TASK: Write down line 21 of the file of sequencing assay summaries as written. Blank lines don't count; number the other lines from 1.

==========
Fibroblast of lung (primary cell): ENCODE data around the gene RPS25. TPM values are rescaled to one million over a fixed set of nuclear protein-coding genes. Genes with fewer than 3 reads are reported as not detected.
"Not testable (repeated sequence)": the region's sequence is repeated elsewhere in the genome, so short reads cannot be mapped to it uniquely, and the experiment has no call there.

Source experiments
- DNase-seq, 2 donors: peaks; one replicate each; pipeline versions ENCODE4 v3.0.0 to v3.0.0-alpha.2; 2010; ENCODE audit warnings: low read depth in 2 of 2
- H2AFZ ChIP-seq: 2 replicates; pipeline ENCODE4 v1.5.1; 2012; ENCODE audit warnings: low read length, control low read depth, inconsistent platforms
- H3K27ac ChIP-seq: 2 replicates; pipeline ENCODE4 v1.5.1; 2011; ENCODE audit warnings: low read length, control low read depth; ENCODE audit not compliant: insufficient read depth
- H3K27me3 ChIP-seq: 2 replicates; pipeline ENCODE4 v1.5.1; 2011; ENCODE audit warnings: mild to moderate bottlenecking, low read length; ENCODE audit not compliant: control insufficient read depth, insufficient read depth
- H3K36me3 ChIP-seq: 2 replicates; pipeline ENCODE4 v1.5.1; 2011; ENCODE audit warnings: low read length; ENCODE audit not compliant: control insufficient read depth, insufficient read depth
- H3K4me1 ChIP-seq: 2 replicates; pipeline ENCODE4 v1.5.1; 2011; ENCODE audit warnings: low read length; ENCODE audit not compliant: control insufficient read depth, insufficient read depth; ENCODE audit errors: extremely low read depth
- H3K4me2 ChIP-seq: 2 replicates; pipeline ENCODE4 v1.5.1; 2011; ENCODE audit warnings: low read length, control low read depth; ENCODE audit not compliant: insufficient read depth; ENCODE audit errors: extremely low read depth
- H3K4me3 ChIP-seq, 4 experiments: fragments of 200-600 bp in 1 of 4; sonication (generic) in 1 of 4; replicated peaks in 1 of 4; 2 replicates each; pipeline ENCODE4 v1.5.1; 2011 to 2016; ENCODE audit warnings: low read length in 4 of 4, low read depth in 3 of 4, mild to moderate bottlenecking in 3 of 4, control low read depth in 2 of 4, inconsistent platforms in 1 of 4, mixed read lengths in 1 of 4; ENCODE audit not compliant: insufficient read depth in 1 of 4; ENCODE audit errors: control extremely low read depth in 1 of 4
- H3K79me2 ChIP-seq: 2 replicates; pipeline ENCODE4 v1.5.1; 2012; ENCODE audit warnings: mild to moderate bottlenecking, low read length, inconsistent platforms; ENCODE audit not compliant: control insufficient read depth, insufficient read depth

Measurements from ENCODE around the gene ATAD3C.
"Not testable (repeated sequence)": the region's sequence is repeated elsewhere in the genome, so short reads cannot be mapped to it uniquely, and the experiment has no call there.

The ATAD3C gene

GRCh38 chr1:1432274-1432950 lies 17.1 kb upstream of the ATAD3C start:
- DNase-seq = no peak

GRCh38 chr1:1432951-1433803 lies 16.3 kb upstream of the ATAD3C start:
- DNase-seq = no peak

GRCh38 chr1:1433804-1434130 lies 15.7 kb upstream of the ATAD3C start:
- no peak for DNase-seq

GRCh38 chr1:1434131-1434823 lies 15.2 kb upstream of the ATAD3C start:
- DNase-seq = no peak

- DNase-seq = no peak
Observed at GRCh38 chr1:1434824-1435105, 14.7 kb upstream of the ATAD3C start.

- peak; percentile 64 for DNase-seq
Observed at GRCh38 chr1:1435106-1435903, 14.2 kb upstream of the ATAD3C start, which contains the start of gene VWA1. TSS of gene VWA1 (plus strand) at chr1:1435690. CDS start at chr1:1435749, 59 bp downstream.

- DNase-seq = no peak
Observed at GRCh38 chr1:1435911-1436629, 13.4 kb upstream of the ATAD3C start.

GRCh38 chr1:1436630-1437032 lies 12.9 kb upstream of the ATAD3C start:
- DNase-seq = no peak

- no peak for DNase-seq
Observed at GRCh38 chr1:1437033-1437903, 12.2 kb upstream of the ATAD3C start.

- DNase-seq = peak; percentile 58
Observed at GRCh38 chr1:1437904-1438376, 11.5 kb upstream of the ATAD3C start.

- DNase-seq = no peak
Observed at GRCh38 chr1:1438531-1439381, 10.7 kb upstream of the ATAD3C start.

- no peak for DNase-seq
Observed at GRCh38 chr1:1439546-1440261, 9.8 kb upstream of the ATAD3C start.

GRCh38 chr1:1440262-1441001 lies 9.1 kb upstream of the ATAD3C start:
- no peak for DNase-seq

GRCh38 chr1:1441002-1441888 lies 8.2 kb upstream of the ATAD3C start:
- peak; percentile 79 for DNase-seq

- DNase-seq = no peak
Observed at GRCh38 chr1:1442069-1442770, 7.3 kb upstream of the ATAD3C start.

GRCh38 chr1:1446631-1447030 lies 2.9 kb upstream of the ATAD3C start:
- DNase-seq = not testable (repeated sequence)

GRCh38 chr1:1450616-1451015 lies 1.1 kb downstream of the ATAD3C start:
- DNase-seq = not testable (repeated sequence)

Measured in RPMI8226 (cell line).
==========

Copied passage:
- no peak for DNase-seq